We come back to the media being gagged and intimidated. This is Sophie Foster associate editor of the Fiji Times, talking at the annual University of the South Pacific journalism awards on 28 November 2008:
“We live in a time when the media industry is under increasing attack on several fronts – we exist in a time of rapid changes in technology which are reshaping the revenue streams of those in the industry; we have had four coups in the last two decades – and this has placed direct pressure on the way we operate; we have a high migration rate which includes highly trained journalists and the skills they offer; we have also over the past two years seen journalists and other news staff personally threatened while doing the job that members of the public expect them to do.” (9)One man in Suva, holding numerous government posts wants to lead the way. As I write this, Commodore Bainimarama has once again attacked both Australia and New Zealand through its diplomats. He is: Prime Minister and Minister for Public Service; People's Charter for Change; Minister for Information and Archives; Minister for Finance and National Planning and Sugar; Minister for Provincial Development, Indigenous and Multi-Ethnic Affairs.
Except for one, all coups in Fiji have been conducted by the military and one of their unfortunate achievements is to ensure that every year since 1987 one percent more of the population moves into the slums of poverty. And it’s getting worse. You doubt it, Commodore?
Ask Wadan Narsey. He is a critic, but his homework or research is thorough. In his lecture he says
“…the incidence of poverty in Fiji has probably increased from the 35 percent it was in 2002-03 to more than 45 percent today.” (10)The interim Attorney-General said recently over Radio Fiji that the fundamental issue with media control at the moment was that politicians were not being reported. Ironically, Sophie Foster would agree with him,
“There is no doubt that the media industry is facing a tremendous challenge trying to defend the right of people to freedom of expression. "Even as I speak, that challenge continues, as a group of civil servants systematically attempts to erase any trace of “dissent” or “disaffection” in the media. They arrive after 6pm and leave somewhere around 10pm. In between that time, they shred to pieces our intrinsic right to freedom of expression.”(11)I am sure the media of Fiji, would be happy to question in depth the man who is Prime Minister and Minister for Public Service; People’s Charter for Change; Minister for Information and Archives; Minister for Finance and National Planning and Sugar; Minister for Provincial Development, Indigenous and Multi-Ethnic Affairs so they can freely report without censorship, to analyse and quote both the multi-minister and his critics on the state of the Fiji nation three years on from 2006.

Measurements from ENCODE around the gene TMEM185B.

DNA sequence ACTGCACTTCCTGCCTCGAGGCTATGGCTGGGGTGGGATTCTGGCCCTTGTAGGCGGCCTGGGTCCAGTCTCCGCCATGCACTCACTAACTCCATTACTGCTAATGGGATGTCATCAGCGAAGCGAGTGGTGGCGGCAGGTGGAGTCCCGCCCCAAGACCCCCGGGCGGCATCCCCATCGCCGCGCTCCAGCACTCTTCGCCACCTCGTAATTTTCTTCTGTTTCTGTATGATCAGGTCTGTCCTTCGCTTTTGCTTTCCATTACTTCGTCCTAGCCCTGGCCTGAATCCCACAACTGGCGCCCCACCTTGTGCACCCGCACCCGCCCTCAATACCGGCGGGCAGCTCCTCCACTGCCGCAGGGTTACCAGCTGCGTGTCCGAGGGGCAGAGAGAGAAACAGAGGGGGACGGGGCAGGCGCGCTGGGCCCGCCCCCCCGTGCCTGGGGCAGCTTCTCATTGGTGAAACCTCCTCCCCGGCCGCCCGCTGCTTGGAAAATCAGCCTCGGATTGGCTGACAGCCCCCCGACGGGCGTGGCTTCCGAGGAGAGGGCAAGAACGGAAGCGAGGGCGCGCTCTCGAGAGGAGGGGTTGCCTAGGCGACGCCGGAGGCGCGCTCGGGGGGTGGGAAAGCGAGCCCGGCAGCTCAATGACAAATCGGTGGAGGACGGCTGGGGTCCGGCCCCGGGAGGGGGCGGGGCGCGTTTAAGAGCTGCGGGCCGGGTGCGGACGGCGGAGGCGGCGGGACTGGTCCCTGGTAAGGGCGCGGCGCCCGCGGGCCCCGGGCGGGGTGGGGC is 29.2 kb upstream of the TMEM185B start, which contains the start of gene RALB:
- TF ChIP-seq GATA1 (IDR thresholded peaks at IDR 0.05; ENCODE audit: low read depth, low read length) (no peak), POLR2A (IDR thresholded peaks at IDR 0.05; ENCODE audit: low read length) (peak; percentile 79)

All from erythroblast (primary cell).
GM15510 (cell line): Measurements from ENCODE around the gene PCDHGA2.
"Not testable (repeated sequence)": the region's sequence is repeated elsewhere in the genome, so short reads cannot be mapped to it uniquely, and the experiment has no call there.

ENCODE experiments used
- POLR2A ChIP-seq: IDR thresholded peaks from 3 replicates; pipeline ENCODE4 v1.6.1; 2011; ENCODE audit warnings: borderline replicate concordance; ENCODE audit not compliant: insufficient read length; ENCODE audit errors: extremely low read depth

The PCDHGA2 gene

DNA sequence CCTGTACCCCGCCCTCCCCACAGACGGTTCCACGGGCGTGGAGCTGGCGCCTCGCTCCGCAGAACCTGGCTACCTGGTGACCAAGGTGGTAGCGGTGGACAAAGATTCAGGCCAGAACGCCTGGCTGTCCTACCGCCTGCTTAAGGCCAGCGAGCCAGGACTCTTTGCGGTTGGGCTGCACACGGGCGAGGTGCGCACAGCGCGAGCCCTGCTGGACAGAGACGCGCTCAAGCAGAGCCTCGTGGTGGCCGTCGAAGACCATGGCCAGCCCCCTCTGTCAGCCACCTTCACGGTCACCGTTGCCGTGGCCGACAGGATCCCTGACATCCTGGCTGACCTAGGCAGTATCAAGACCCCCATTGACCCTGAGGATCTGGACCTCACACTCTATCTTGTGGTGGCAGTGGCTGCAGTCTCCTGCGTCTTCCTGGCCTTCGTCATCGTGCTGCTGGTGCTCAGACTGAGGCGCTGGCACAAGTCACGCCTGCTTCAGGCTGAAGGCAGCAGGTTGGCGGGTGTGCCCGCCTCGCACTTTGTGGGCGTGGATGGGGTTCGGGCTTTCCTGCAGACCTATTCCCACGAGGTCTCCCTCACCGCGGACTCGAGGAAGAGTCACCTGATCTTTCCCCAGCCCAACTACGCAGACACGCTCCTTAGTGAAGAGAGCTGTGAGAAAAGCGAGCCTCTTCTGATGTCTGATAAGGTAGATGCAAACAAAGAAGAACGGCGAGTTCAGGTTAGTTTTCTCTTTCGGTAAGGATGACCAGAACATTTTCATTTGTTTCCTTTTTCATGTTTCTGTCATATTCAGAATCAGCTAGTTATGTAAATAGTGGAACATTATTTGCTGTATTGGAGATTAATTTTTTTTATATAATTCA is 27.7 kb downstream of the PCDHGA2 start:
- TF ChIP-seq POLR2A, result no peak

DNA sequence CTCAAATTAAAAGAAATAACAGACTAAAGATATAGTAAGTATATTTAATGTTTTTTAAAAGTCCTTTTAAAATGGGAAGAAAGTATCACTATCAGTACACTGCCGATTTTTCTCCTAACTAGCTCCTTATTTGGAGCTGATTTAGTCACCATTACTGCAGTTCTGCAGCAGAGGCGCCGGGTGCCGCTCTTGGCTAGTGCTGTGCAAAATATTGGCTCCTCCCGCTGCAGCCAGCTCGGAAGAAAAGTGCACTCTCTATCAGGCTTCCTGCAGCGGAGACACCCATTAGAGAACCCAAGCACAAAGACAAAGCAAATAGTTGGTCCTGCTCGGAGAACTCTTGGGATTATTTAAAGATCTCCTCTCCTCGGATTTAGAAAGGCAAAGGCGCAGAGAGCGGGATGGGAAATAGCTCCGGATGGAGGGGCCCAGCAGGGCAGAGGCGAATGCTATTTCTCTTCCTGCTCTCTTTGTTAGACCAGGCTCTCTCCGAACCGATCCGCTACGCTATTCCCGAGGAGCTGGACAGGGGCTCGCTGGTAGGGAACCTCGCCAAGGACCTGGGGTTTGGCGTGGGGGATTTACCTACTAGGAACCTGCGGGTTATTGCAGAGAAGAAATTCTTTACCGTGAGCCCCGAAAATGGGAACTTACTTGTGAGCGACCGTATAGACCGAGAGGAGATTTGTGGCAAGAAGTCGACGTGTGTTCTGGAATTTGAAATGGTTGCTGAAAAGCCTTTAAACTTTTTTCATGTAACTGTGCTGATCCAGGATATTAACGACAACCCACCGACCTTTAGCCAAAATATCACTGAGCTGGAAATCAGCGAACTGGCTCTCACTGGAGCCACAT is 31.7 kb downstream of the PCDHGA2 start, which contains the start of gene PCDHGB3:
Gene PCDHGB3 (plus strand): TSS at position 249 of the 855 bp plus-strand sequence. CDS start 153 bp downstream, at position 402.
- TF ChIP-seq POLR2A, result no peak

Patrick Craddock worked in Fiji for more than 12 years at the University of the South Pacific in Suva in using radio for education and lecturing in broadcast journalism. During 2008 he prepared radio programmes in Hindi, Fijian and English for the National Council for Building a Better Fiji explaining the draft content of the People’s Charter for Peace, Change, Progress and Prosperity.
1 Remarks by Graham Leung in paper for the Fiji Institute of Accountants Congress, Sheraton, Denarau, Nadi, 12 June 2009
2 Media Release. CCF, 28 October 2009
3 Radio Fiji. Interview, 30 October 2009
4 Radio New Zealand International News, 5 November 2009
5 Email interview, P. Craddock 8 September 2009
6 Pacific Media Watch Nius, www.pacmediawatch.aut.ac.nz 17 October 2009
7 Pacific Media Watch Nius, www.pacmediawatch.aut.ac.nz 17 October 2009
8 Paper on Education (undated). High Commission of the Republic of the Fiji Islands, London
9 Sophie Foster. Presentation at USP, Suva. 28 November 2008
10 The Rev. Paula Niukula Lecture, 5 April 2009. Marine Studies Lecture Theatre, USP. (Rev Niukula died on 21 April 1996.
11 Fiji Women’s Rights Movement. Speech at Emerging Leaders Graduation, 28 May 2009